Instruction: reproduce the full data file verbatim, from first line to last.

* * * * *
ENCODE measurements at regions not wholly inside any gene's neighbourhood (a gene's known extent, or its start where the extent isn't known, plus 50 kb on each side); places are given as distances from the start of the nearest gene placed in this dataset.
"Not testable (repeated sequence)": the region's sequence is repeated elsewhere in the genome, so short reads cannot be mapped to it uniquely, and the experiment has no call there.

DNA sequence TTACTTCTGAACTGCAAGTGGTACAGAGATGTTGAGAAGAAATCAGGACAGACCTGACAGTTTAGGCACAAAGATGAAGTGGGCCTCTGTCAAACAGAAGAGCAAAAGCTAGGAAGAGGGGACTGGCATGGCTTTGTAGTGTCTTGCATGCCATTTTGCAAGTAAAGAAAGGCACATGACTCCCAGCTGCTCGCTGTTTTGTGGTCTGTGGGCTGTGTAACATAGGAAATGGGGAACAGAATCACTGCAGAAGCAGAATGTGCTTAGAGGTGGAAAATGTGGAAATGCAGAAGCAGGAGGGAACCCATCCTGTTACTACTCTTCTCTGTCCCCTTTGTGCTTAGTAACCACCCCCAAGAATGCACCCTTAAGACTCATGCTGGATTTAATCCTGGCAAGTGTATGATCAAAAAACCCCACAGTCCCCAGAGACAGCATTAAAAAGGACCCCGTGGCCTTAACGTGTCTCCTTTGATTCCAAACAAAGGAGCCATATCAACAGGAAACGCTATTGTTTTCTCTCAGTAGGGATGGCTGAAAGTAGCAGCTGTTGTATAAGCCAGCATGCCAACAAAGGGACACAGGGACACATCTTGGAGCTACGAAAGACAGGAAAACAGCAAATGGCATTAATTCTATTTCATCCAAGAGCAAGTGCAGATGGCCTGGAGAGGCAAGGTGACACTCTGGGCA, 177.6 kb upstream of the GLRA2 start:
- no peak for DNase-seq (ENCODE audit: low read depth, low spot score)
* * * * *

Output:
ENCODE measurements at regions not wholly inside any gene's neighbourhood (a gene's known extent, or its start where the extent isn't known, plus 50 kb on each side); places are given as distances from the start of the nearest gene placed in this dataset.
"Not testable (repeated sequence)": the region's sequence is repeated elsewhere in the genome, so short reads cannot be mapped to it uniquely, and the experiment has no call there.

DNA sequence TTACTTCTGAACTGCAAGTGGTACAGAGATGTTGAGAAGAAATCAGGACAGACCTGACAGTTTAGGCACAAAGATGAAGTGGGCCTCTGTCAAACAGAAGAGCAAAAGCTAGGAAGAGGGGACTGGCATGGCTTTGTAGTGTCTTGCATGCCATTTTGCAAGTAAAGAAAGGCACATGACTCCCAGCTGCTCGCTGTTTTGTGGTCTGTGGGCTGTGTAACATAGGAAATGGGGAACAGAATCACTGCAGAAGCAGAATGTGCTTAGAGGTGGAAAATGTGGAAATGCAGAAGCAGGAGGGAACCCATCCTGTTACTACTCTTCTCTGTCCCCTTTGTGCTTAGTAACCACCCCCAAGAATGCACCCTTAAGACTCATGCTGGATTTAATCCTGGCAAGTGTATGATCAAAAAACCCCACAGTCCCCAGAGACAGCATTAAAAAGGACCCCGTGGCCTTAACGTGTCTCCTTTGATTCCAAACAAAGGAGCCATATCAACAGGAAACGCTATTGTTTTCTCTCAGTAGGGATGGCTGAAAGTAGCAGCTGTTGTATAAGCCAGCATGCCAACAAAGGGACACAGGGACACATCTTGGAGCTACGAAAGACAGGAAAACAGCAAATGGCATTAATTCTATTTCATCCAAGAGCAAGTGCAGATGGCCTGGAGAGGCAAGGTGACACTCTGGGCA, 177.6 kb upstream of the GLRA2 start:
- no peak for DNase-seq (ENCODE audit: low read depth, low spot score)